Signature: Bug Watcher Guitry

White Woolley Bear

Dear Bug Watcher Guitry,
Your unknown caterpillar is most likely one of the Woolly Bears or Tiger Moth Caterpillars in the subfamily Arctiinae, but your claim that it is feeding on milkweed has us puzzled.  We couldn’t turn up any likely species candidates that would feed on milkweed in our initial search, and the plant in your photo does not look like common milkweed.  Please look at this marvelous page with photos of common milkweed as a reference.

Thank you Bugman,
I am almost absolutely certain that this caterpillar is feeding on Milkweed. It isn’t ‘common milkweed’ but there are so many species of milkweed. And I have also observed monarch butterfly caterpillars feeding on these same plants, (I mean, not the exact plant – the caterpillars don’t seem to share except with each other). I found two wooly ones on the same plant, but I have seen monarch caterpillars on them, and I have even seen adult female monarchs laying eggs on them. I am no botanist of course – but maybe you could point me to a good plant ID site… THANK YOU so much for your response. I am always excited to learn about new bugs.

Hi again Bug Watcher Guitry,
Try breaking the stem of the plant to see if it oozes a milky sap.  If you are certain Monarch Caterpillars were feeding on this plant, then we are pretty certain it must be a milkweed despite our own doubts.  The Butterfly Encounters website has a milkweed gallery with several species.  The plant in your photo does not appear to be among those in the gallery.  Seeing a photograph of the bloom might also help.

Update from Bug Watcher Guitry
Hello again, Bugman,
I did make it back to break the stem of the food plant. It did indeed ooze a milky liquid (see attached photo) but I think it is likely that I am mistaken about the plants being milkweed. When you mention the flowers, I realized I did not recall ever seeing or smelling their flowers. I also attach a picture showing the seed pods that have formed on these plants. I looked at the milkweed gallery you linked me to, and I agree, there isn’t a matching plant. The red stems are quite different from any of the plants shown there. I was wondering if I could perhaps keep one of these caterpillars in captivity to see what kind of moth it turns into? Would you recommend this, or is the caterpillar unlikely to survive if I keep it in captivity? (I have raised Monarch butterflies from egg to adult successfully quite a few times.) Do Arctiinae spend the winter in cocoon? Would I need to keep him outside once he pupates? I am just very curious, and I am enjoying the mystery with this particular caterpillar!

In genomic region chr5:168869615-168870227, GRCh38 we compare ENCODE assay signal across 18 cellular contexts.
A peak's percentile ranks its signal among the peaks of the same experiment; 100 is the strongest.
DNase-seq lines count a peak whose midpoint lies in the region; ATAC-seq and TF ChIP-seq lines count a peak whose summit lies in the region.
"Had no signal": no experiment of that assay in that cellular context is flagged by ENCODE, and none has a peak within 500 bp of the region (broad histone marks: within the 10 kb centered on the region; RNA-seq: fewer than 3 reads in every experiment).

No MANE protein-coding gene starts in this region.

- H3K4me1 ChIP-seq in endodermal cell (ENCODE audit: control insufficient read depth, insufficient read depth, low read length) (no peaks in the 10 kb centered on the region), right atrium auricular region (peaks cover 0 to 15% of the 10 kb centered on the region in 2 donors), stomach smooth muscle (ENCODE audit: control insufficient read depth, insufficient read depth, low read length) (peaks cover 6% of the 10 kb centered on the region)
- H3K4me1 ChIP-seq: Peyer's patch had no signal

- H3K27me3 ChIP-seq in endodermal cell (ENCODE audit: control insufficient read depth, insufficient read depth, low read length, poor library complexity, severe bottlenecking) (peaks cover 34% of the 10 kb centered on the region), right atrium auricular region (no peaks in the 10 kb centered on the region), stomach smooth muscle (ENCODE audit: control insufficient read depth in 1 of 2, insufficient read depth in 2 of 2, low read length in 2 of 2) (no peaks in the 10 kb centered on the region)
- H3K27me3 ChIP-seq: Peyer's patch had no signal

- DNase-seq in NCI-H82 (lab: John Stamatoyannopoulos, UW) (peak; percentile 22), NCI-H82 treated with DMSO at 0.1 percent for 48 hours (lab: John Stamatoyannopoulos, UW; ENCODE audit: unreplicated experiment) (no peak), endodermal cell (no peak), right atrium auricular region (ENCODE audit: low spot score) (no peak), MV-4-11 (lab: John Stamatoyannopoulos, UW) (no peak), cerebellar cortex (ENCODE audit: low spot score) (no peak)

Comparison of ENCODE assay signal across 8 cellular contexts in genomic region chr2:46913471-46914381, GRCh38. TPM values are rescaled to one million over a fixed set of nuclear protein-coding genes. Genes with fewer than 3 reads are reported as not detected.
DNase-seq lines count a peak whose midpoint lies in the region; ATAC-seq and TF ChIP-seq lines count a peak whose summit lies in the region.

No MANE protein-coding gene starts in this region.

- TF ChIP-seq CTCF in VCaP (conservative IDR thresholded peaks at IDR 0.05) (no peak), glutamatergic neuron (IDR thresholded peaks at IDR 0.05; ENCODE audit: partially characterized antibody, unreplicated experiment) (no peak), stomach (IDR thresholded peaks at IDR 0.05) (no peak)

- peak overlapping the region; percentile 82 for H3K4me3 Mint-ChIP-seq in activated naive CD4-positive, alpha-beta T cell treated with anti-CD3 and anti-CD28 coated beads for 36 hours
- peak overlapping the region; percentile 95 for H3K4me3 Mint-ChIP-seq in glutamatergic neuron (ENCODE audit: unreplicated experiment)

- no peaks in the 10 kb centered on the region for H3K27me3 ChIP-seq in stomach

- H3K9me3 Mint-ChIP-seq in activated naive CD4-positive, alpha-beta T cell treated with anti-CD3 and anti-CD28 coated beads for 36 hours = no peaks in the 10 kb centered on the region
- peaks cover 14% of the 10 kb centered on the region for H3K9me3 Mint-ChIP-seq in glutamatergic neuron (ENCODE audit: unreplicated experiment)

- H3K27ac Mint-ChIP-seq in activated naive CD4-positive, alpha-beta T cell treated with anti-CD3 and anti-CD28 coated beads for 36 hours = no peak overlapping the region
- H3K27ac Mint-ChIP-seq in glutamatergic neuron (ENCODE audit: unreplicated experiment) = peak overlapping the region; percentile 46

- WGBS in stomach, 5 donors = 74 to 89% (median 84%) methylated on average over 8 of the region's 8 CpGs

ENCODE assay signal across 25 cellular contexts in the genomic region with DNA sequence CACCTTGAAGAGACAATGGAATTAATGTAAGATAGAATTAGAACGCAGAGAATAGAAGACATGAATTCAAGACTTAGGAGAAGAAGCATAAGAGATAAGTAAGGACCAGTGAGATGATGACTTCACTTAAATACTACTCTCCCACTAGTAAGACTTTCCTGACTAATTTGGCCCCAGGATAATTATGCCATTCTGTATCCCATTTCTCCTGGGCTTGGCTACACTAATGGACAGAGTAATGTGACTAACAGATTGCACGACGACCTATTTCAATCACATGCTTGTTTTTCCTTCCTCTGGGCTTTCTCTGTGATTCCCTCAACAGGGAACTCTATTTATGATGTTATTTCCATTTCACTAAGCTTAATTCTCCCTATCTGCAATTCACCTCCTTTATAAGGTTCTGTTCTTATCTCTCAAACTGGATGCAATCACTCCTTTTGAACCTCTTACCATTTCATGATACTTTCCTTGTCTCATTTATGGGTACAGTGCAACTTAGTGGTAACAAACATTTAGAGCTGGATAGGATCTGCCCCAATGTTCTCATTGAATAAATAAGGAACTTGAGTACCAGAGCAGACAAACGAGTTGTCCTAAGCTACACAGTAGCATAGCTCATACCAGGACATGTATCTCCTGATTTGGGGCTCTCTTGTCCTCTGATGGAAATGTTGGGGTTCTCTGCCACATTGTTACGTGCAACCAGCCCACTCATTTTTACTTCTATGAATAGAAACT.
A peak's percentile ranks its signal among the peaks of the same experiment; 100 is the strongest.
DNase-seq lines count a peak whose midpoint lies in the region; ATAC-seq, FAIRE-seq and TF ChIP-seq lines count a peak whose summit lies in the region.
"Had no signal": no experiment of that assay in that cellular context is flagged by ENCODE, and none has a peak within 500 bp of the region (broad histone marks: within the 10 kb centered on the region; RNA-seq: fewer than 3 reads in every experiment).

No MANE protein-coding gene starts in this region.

Very many thanks.
Bug Watcher Guitry

Unknown Plant with milky sap and pods is Dogbane

Hi again Bug Watcher Guitry,
The milky sap would indicate that even if this plant is not a milkweed, Monarch Caterpillars might feed upon it.  The pods do resemble milkweed pods.  We actually remember seeing this plant growing up in Ohio, but we cannot tell you its identity.  Try keeping the caterpillar outdoors in a protected area over the winter to see what moth emerges.

Update:  October 11, 2012
We just approved a comment that identified this as a Delicate Cycnia Caterpillar,
Cycnia tenera, which according to BugGuide, does feed on milkweed.  It is also called the Dogbane Tiger Moth and according to the photos on the Primitive Ways website, the plant it was found feeding upon is Dogbane, Apocynum cannibinum.